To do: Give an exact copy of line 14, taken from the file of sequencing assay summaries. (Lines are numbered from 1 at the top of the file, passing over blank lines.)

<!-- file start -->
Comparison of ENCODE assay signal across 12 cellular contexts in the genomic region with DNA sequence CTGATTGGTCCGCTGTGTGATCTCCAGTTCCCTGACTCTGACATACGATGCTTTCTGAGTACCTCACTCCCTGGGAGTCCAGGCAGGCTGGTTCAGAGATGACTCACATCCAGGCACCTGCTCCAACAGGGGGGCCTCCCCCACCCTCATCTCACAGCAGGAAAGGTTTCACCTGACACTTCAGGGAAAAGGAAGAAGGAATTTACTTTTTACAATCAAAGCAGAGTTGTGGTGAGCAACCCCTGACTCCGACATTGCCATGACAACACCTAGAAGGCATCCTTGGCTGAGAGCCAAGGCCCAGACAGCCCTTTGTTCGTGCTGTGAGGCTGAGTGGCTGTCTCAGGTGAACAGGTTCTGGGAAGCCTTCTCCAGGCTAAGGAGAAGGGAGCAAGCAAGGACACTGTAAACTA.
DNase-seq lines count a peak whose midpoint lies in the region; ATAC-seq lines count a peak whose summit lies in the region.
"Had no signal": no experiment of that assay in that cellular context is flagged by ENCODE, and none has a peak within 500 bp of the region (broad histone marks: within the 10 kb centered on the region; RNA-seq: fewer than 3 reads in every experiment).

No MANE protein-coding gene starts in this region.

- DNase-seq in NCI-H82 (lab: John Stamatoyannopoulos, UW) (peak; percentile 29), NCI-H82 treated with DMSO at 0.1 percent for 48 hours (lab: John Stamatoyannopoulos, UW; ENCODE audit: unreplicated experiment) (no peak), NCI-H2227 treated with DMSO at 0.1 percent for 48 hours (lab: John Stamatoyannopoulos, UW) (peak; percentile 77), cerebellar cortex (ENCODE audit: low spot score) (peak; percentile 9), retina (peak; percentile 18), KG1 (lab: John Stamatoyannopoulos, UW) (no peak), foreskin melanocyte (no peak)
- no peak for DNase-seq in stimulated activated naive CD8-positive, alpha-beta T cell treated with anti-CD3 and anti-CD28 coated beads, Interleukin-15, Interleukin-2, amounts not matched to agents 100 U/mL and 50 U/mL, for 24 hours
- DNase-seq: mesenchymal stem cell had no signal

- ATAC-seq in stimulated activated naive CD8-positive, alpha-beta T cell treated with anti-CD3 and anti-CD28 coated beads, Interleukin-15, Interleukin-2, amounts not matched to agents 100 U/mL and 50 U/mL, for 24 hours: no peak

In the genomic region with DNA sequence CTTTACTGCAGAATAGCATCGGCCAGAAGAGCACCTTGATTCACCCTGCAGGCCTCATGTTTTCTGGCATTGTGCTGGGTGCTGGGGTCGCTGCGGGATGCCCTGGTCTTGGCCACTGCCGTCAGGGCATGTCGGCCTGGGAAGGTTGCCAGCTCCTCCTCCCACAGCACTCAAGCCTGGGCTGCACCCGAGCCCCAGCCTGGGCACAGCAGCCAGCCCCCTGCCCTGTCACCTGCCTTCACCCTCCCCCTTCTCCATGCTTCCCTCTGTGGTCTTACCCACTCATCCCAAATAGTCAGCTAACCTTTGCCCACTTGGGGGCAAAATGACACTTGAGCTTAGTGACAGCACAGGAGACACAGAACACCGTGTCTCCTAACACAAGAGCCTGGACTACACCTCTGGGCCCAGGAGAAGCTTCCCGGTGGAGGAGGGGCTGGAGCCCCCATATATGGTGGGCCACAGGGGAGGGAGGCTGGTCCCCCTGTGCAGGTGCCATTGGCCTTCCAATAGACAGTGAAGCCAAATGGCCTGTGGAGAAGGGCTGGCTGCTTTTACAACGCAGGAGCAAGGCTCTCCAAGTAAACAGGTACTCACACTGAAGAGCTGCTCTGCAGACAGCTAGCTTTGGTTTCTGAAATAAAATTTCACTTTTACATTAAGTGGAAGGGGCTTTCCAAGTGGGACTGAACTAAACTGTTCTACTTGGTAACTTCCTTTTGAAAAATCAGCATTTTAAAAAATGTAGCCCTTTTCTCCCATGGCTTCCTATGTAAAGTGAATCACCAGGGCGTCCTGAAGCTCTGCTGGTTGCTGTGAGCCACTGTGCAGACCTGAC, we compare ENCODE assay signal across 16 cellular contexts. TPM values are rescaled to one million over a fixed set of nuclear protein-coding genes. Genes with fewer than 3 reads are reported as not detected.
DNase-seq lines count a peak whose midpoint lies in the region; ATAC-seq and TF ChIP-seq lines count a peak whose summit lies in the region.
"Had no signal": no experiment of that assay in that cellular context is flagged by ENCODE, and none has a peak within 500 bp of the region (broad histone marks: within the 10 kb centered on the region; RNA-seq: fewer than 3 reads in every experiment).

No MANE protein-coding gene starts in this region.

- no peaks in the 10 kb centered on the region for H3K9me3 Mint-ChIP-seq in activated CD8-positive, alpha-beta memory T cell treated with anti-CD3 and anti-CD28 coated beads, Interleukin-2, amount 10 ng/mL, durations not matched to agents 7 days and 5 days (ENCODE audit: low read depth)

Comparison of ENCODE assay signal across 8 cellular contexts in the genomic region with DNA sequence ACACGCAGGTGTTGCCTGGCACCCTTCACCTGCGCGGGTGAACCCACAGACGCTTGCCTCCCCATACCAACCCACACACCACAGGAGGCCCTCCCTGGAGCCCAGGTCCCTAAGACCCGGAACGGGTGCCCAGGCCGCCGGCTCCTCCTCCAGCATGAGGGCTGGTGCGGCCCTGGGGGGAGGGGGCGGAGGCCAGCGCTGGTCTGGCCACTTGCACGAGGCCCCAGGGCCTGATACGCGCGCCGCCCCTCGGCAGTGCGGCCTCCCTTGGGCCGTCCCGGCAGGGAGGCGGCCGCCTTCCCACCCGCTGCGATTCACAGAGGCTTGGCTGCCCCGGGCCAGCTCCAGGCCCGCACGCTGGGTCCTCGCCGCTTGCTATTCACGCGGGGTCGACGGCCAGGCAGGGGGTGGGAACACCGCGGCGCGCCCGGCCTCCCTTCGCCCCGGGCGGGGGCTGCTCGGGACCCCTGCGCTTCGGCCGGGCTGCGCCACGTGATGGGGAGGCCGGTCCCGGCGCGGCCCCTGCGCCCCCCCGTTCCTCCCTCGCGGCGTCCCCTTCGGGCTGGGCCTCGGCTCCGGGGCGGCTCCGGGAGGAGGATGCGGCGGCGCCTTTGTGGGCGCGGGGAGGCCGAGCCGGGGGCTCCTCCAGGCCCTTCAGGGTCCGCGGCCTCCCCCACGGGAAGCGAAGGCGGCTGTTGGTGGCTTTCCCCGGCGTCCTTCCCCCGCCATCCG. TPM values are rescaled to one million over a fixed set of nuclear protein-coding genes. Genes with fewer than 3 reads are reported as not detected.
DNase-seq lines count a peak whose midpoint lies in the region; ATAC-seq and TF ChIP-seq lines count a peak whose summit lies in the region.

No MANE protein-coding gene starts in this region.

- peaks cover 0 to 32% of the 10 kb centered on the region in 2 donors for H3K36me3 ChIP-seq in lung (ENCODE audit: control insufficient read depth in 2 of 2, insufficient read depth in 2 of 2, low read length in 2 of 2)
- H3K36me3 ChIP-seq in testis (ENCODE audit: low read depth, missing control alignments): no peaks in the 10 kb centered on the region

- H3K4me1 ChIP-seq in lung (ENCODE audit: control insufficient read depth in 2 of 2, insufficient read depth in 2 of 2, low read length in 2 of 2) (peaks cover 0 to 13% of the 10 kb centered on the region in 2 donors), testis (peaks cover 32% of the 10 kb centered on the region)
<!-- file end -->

Comparison of ENCODE assay signal across 8 cellular contexts in the genomic region with DNA sequence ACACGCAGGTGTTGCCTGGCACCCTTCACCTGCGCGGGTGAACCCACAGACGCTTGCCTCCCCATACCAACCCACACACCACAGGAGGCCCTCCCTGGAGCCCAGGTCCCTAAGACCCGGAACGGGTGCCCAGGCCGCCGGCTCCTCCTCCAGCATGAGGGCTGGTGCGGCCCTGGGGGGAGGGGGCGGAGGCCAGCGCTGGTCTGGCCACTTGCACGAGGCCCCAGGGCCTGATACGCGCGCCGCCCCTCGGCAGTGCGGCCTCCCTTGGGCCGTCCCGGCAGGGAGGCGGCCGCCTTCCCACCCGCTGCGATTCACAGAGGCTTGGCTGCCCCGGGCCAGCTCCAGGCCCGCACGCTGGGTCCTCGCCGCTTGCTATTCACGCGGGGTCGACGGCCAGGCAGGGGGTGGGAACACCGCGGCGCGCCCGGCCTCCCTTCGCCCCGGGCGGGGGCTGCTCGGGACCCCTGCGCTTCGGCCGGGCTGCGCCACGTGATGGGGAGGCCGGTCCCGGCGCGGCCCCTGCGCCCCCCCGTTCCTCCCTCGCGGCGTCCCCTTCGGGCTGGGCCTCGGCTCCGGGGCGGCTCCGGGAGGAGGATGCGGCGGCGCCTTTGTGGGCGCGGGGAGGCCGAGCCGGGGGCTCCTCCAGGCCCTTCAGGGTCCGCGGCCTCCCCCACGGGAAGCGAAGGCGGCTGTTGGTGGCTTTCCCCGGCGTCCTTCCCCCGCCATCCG. TPM values are rescaled to one million over a fixed set of nuclear protein-coding genes. Genes with fewer than 3 reads are reported as not detected.